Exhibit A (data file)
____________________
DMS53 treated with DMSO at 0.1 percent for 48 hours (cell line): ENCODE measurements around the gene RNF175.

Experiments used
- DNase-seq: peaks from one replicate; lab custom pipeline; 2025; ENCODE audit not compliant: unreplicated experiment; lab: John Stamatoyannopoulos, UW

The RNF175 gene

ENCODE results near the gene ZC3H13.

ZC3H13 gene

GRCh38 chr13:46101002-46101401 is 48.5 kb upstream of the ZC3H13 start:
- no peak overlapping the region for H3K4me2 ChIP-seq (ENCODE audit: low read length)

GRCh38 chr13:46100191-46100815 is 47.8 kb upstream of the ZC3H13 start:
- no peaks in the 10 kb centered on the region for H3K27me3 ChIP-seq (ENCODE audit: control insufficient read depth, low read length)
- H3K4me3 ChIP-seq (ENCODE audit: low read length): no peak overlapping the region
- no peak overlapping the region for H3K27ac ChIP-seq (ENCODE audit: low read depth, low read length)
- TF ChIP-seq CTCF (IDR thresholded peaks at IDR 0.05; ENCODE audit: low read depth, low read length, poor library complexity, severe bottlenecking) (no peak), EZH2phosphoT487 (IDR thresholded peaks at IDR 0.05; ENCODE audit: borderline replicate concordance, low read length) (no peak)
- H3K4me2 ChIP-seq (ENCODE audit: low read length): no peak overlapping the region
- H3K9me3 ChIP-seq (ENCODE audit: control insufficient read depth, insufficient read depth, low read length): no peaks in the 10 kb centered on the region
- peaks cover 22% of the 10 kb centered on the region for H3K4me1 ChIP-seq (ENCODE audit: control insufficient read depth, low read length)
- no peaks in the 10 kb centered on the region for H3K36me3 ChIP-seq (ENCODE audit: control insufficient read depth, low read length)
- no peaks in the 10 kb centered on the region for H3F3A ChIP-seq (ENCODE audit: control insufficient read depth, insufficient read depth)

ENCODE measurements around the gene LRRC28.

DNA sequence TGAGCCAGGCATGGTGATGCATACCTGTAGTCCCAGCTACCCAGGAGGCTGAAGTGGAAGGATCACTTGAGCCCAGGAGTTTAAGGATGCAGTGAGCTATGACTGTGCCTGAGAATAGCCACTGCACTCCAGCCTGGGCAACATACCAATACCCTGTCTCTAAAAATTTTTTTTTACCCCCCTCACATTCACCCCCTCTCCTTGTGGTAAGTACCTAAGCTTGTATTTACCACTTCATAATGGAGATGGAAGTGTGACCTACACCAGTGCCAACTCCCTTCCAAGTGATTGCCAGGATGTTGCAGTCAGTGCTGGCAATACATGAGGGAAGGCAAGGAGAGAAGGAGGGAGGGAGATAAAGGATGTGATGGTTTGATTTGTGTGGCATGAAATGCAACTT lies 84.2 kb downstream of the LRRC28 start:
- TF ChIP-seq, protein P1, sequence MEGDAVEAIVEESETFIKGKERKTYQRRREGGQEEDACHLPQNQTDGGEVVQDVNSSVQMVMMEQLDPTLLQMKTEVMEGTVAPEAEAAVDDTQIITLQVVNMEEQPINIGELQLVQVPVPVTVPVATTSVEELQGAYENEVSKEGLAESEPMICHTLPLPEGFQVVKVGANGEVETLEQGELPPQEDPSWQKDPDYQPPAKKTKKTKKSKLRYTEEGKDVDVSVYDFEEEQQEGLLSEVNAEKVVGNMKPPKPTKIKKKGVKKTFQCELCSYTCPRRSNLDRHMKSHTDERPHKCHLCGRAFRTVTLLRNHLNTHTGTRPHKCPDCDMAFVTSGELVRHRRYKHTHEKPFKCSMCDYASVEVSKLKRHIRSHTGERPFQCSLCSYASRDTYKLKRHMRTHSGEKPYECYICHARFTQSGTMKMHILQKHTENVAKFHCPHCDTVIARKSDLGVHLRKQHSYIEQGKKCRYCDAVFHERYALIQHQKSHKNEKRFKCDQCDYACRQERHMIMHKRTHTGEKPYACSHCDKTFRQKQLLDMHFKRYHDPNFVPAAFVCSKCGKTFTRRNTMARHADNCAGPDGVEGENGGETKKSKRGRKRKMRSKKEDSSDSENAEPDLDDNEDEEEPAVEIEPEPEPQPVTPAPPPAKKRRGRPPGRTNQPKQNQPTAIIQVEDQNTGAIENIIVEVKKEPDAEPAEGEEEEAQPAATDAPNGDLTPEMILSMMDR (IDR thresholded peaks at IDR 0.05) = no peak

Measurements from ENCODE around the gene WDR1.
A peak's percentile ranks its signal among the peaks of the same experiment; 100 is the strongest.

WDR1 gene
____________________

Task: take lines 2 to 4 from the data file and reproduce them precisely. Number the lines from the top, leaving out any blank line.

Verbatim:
Experiments used
- DNase-seq: peaks from one replicate; lab custom pipeline; 2025; ENCODE audit not compliant: unreplicated experiment; lab: John Stamatoyannopoulos, UW

The RNF175 gene